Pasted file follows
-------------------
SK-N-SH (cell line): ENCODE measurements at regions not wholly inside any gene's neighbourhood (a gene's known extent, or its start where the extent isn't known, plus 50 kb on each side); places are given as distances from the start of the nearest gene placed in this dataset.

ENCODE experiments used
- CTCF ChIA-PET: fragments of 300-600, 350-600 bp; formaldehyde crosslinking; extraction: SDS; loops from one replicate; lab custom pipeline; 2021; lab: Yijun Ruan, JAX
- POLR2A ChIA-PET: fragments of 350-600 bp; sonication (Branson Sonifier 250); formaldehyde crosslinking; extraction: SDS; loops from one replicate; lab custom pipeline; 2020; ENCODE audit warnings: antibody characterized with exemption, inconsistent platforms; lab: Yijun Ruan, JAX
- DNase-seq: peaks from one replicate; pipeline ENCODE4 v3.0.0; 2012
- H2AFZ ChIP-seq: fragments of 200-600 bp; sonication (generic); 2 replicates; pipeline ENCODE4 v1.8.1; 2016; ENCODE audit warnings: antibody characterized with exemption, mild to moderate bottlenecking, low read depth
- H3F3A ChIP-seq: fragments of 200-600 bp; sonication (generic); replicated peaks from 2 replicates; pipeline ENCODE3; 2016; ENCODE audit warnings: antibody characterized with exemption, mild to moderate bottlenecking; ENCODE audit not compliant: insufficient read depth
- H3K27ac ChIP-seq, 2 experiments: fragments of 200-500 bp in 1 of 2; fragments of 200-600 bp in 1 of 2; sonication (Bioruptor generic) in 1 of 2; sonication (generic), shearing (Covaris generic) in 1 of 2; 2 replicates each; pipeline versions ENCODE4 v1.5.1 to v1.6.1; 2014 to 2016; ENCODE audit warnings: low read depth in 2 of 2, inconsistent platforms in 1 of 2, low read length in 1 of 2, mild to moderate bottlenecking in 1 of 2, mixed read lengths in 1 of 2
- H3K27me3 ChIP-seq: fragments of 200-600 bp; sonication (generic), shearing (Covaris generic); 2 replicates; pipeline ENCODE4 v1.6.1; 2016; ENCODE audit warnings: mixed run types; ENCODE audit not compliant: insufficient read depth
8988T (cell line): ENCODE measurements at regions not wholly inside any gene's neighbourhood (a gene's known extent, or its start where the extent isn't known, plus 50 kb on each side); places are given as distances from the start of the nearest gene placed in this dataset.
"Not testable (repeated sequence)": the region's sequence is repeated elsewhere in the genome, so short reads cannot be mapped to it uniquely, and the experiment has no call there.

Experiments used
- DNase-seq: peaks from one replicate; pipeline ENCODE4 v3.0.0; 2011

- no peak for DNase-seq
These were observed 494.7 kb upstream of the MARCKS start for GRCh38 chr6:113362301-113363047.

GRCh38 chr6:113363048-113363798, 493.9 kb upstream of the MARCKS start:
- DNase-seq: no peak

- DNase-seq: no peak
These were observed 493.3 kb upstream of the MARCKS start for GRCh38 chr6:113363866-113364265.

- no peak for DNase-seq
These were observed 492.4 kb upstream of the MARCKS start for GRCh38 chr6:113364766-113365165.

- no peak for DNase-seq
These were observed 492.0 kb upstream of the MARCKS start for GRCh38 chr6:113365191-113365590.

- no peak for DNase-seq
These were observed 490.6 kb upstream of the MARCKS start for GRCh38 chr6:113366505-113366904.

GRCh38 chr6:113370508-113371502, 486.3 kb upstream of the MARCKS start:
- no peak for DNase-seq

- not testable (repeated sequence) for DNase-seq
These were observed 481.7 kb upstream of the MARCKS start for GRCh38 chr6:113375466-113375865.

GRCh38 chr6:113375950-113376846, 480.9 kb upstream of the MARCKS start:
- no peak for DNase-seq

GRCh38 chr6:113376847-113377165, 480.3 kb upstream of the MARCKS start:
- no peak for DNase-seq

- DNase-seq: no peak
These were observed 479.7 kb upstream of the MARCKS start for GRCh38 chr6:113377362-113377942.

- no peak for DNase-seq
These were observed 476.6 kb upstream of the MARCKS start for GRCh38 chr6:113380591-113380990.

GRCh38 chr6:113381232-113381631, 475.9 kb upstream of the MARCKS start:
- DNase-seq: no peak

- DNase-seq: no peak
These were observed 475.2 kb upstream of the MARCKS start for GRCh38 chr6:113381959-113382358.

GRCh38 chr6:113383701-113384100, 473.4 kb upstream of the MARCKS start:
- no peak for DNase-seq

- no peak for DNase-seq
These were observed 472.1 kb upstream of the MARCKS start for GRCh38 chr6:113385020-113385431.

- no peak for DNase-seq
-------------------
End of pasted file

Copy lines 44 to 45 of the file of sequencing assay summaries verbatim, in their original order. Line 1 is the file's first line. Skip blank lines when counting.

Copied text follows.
- no peak for DNase-seq
These were observed 472.1 kb upstream of the MARCKS start for GRCh38 chr6:113385020-113385431.